Job (and other) Trends Revealed

Over at Quoderat someone called iain made a comment on this posting:
Search for commoditized skills like Java, SQL, C++ and you find x,000 jobs advertised. Ideally of course you'd have a longitudinal view on this; you'd have data on the number of jobs offering requiring this and that skill across time and understand the rise and ebb of particular skills.
Well, thanks to the kind folks at job search aggregator we can do exactly that.

Their site can display the occurrencece of ads with particular search terms in them over roughly the past year. You have to be careful with false positives, though. The origin of the name of the programming language Forth is from a (forced) mis-spelling of "fourth" as in "generation computer", but "forth" is still a word. It appears frequently in ads for positions in which someone will have to go back and it. I was amazed at the popularity of this niche language, until I figured that one out.

Dynamic Languages Duke it Out...

Anyway, take a look at this:

graph of lisp, smalltalk, ruby and python jobs

Don't worry about the extreme tinyness of the numbers. When say "all jobs", they mean all jobs. That Python accounts for 0.15% of them is salutary reminder that there's a huge old world of work out there where what programming language you prefer isn't even a comprehensible question.

So, this looks like good news for Pythonistas, and very encouraging news for Rubyists. iain would suggest that this is a sign that the "elite" (whomever they are) should be thinking about moving on from Python. A dubious proposition.

Speaking of elites, that Lisp curve is worth drilling down to:

graph of lisp jobs

Unless I wildly miss my mark, that's the 2005 Y Combinator Summer Founders Program wildly distorting an entire job market. Let's not be rude about Lisp's 0.005% of the job scene baseline. (Actually, I suspect that most Lisp jobs never get as far as being publicly advertised, so tight-knit is that community).

...and then get Put in Their Place

But let's put our little posse of dynamic languages into context:

graph of dynamic languages vs java and c#


That "java" appears in as much as one fiftieth of "all jobs" is cause for sober reflection. Quickly followed by a stiff drink.

In Other news...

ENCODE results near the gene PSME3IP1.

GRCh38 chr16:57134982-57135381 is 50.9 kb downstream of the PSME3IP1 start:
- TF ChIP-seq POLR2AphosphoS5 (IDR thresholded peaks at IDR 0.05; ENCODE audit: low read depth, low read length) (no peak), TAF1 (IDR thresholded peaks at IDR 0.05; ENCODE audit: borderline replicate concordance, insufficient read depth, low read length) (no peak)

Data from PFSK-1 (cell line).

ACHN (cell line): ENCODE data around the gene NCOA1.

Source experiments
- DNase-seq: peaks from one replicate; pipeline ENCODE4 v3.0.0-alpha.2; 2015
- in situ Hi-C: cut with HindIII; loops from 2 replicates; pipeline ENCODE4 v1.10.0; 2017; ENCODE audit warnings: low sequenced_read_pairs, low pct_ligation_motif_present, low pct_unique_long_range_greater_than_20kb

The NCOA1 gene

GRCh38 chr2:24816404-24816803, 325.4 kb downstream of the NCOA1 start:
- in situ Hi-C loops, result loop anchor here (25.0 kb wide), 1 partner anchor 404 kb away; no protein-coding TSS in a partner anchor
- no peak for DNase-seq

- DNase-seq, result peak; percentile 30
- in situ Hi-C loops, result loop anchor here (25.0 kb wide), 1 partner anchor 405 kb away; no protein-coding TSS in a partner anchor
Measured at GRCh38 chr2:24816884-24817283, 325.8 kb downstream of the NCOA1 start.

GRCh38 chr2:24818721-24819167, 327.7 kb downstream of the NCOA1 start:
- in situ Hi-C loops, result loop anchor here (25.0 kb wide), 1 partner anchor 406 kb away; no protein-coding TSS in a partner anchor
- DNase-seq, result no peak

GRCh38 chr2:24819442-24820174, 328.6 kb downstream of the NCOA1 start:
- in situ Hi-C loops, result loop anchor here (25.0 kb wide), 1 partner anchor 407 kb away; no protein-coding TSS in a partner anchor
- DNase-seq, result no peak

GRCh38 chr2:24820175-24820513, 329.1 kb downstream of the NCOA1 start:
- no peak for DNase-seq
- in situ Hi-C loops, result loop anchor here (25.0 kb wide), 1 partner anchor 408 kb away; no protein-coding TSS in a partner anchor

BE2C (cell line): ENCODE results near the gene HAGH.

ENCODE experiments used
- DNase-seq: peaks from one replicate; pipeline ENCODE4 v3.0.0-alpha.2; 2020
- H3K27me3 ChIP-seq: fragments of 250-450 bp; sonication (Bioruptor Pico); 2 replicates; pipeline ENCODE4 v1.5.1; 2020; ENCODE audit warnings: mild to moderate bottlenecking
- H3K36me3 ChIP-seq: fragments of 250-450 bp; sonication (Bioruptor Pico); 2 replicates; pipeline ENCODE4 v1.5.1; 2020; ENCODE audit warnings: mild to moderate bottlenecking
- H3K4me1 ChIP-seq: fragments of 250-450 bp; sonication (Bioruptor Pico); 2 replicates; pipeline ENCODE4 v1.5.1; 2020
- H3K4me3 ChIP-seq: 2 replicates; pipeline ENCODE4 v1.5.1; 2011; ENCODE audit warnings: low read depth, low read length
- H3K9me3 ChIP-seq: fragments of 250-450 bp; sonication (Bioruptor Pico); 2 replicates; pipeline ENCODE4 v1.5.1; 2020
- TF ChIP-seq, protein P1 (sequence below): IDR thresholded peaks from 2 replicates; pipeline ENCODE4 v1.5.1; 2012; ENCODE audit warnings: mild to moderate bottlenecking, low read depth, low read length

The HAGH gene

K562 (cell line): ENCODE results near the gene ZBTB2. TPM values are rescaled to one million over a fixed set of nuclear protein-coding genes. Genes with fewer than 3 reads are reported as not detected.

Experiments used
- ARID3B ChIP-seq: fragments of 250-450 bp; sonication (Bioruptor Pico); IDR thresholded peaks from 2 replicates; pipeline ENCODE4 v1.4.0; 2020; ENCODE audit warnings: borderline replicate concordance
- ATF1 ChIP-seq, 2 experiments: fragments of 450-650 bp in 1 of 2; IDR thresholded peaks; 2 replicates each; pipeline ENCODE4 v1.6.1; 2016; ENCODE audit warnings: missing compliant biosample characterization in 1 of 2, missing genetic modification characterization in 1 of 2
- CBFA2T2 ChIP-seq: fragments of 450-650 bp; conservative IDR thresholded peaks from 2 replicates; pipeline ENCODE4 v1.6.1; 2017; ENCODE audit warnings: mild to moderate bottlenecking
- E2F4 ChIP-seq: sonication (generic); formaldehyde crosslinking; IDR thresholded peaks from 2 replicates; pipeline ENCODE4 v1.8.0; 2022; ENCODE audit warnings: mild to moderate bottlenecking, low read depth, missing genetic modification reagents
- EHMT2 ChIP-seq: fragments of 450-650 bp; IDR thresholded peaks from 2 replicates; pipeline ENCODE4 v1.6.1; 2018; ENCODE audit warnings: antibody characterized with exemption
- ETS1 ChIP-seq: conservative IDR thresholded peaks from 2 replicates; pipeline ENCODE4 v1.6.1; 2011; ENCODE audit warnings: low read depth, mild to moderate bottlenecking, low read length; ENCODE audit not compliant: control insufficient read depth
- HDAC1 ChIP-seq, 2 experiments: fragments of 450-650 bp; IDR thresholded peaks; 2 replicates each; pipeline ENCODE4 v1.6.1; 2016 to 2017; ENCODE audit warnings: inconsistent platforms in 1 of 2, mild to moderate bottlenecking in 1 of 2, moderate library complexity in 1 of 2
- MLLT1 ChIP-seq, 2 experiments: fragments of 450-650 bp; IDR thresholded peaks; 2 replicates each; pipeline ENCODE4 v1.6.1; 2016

This is absolutely fascinating:

grpah showing agile methods vs rup

Oh yes, that's something I've waited to see. Mid October 2005, a date (range) to remember: "agile" overtook "RUP". Notice, though, how the "agile" and "RUP" curves seem to fall into step afterwards. This is a potential trend worth watching. As is the seemingly imminent overtaking of XP by Scrum.

Increasingly often now there are lead or management type jobs being advertised with some "Agile methods or RUP an advantage" style requirements. Or even, "Agile methods such as RUP". Hmmm. Well, there are those that will claim that RUP done right is Agile. But I digress.

Thinking about closely correlated search terms, how about these two head-to-head competitors:

graph showing Symbian vs WinCE jobs

That's close to the point of being spooky.

Mull this over

This one pretty much speaks for itself. Couldn't be more zeitgeisty:

graph of wiki and blog jobs

Some thoughts about you...

And a big السلام عليك to my readers in Arabia.

One of the great things about teh interweb is how you can set one part of it to watch another.

From this I know that, over the last month, only 7.5% of visitors here used IE. Thus I'm fairly sanguine about the fact that the template doesn't render well for them. It's a shame, and I'm sorry. But I'm not going to fix it, either. You folks should do like the 83% who use Firefox.

To the 80% of readers who are first-timers, I say welcome. And to the 20% of repeat readers, I'm gratified that you found the site interesting enough to return to.